To understand the link between acculturation orientation both toward one’s home and host country and ethnic bullying victimization, the present study uses a specific proxy indicator of belonging to an ethnic minority: the citizenship status that is highly relevant in Italy.

Specifically, we use a composite measure that takes into account both the participants’ and their parents’ country of origin. This allows us to define whether the participants are eligible or not for Italian citizenship. We focalized our attention on citizenship status, since in our country it could be a more accurate proxy to capture differences in youth population. It considers first- and second-generation immigrants, but also nuances derived from the host country’s perception of “who you are.” Not only contingent research which categorized heterogeneous participants, but also previous studies have suggested that naturalization, and thus citizenship to the country of residence, is a prerequisite for successful acculturation, and particularly for integration.

Citizenship can be viewed as cultural recognition -at the national level- of the ingroup/outgroup belonging, although this can be moderated by individual variables such as social withdrawal. This variable, in fact, can reduce the process of acculturation and socialization of immigrant children and can have a cumulative effect with general bullying, often directed toward shy and withdrawn peers (Hodges and Perry, 1999; Hubbard et al., 2001; Rubin et al., 2006).

Summarizing, the aim of the current study is twofold: analyzing the role played by individual variables, namely two different aspects of social adaptation (i.e., acculturation orientation and social withdrawal) in ethnic bullying victimization; testing if the citizenship status can be a useful proxy to capture differences in the phenomena analyzed and in the processes that lead into ethnic bullying victimization.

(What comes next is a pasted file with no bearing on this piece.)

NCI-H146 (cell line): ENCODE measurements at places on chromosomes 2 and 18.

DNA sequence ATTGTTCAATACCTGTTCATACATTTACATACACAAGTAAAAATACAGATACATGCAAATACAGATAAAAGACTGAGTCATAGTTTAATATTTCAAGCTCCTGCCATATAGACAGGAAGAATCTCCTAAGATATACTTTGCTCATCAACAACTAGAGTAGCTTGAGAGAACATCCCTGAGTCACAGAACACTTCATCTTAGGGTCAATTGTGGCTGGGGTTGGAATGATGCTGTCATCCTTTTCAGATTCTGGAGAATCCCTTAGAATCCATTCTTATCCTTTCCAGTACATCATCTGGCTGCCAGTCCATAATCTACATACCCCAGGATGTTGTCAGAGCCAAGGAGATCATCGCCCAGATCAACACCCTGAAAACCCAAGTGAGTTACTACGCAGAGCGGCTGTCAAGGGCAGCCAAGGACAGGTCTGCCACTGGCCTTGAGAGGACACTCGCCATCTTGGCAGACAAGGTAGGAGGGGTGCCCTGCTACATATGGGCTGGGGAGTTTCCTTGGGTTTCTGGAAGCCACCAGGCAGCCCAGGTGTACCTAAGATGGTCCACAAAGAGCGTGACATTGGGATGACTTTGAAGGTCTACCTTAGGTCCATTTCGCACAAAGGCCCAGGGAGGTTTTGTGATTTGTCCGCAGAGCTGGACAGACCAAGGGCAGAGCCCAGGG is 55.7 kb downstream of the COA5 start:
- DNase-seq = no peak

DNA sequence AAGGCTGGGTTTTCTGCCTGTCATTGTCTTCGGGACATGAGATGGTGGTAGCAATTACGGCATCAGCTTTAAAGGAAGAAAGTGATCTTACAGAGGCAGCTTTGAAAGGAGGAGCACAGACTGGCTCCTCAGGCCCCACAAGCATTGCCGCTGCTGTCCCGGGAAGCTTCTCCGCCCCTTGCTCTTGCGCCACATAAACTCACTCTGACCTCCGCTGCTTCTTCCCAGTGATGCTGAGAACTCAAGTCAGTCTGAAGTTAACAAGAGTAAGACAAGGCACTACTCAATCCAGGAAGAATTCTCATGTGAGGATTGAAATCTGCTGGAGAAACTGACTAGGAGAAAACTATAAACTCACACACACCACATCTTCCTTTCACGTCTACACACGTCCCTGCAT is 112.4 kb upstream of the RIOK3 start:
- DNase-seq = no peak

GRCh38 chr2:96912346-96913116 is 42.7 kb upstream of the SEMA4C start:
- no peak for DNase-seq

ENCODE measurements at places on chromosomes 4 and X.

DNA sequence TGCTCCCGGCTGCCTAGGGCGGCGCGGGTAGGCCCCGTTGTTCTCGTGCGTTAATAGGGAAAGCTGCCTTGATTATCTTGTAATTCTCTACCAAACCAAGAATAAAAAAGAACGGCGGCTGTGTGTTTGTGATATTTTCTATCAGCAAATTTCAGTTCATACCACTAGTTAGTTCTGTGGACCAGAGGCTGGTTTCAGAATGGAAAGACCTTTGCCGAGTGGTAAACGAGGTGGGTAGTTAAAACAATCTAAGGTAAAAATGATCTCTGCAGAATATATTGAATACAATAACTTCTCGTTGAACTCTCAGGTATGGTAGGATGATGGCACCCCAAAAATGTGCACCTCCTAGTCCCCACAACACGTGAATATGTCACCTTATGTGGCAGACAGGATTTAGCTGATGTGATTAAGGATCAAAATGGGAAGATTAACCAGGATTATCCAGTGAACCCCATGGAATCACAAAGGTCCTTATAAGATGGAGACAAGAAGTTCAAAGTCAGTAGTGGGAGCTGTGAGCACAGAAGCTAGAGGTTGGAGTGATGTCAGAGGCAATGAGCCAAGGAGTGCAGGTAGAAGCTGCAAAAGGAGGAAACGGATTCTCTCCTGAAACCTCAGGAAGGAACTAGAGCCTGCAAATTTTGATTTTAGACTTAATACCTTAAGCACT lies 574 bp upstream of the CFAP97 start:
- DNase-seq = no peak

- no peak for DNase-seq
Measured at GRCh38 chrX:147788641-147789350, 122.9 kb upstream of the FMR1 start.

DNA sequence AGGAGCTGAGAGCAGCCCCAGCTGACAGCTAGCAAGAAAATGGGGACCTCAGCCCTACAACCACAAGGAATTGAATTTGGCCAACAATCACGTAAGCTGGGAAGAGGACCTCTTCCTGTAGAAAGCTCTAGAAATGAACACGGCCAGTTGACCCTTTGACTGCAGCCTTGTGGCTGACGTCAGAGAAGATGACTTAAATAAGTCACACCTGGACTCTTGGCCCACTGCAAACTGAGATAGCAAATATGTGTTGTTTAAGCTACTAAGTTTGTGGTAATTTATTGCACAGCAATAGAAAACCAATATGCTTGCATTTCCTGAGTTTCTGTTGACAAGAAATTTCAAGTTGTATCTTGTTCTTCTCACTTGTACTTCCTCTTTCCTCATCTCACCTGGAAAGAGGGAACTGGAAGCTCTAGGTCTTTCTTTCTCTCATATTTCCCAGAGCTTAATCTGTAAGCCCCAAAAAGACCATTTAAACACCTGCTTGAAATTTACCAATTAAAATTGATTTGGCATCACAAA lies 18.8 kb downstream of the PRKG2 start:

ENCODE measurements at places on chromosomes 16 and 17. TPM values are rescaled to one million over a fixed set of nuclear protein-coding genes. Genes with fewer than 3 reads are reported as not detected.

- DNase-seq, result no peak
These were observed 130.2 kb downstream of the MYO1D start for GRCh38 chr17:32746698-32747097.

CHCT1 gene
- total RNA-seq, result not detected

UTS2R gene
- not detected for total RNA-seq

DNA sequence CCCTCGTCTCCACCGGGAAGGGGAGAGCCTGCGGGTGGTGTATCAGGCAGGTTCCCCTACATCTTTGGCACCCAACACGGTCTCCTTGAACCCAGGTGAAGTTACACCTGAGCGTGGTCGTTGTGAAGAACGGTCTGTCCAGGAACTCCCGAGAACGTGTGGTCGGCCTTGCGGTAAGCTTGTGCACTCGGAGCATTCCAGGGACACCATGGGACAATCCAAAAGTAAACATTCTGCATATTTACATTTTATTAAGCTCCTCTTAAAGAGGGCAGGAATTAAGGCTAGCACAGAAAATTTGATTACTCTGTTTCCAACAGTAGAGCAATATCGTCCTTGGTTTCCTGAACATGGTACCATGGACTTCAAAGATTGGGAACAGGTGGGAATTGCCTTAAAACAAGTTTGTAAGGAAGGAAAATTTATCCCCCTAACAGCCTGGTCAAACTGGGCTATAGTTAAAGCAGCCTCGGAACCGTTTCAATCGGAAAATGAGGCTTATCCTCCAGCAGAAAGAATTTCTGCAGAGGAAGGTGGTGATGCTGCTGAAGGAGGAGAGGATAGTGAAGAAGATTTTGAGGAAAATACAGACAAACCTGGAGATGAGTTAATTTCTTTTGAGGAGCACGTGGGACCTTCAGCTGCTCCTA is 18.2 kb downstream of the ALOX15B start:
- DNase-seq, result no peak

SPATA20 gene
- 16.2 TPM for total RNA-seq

First, we hypothesized that students born abroad and students born in Italy with foreign parents (without Italian citizenship), are at a higher risk of ethnic bullying victimization (Strohmeier et al., 2011; Pottie et al., 2015) compared to students with Italian citizenship. Second, we hypothesized that acculturation toward Italy and toward one’s home country may play a relevant role in bullying (Roberts and Ali, 2013) along with citizenship status. Considering the consistent findings in the literature, we hypothesize that social withdrawal is associated with a higher risk of ethnic bullying victimization both because it is an additional factor of vulnerability for immigrants and it is a possible outcome of migration and cultural diversity.

Materials and Methods

Participants

Within a larger school project (N = 1366; grades 7th to10th; Male = 71.4%; mean age = 13.98, SD = 1.7, MIN = 11, MAX = 18; middle school = 59.9%) carried out in the 2016/2017 school year, we collected data of about 252 adolescents with an immigrant background attending middle (N = 13) and high (N = 10; 1 lyceum, 7 technical and 2 vocational) schools in Tuscany. We defined the citizenship status by looking at three questions about the country of origin of the participants, their fathers and their mothers (“Where were you born?”; “Where was your mother born?”; “Where was your father born?”). The first group (A) is composed of 71 adolescents born abroad with foreign parents (Males = 71.4%; mean age = 13.98, SD = 1.7, MIN = 11, MAX = 17; middle school = 47.1%): they are first generation immigrants and they do not have Italian citizenship. The second group (B) is composed of 96 adolescents born in Italy to foreign parents (Males = 58.3%; mean age = 13.26, SD = 1.6, MIN = 11, MAX = 17; middle school = 53.1%): they are second generation immigrants, but they do not have Italian citizenship – they can request it when they turn 18 years old. Finally, the third group (C) is composed of 85 adolescents born in Italy to an Italian parent and an immigrant one (Males = 54.7%; mean age = 13.12, SD = 1.5, MIN = 11, MAX = 18; middle school = 61.6%): they spent the same amount of time in Italy compared to the second group, but they have had Italian citizenship since birth. In Table 1 the countries of origin of the participants and their parents are reported.

TABLE 1
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Table 1. The countries of origins of the participants and their parents: frequencies and percentages on the total.

Measures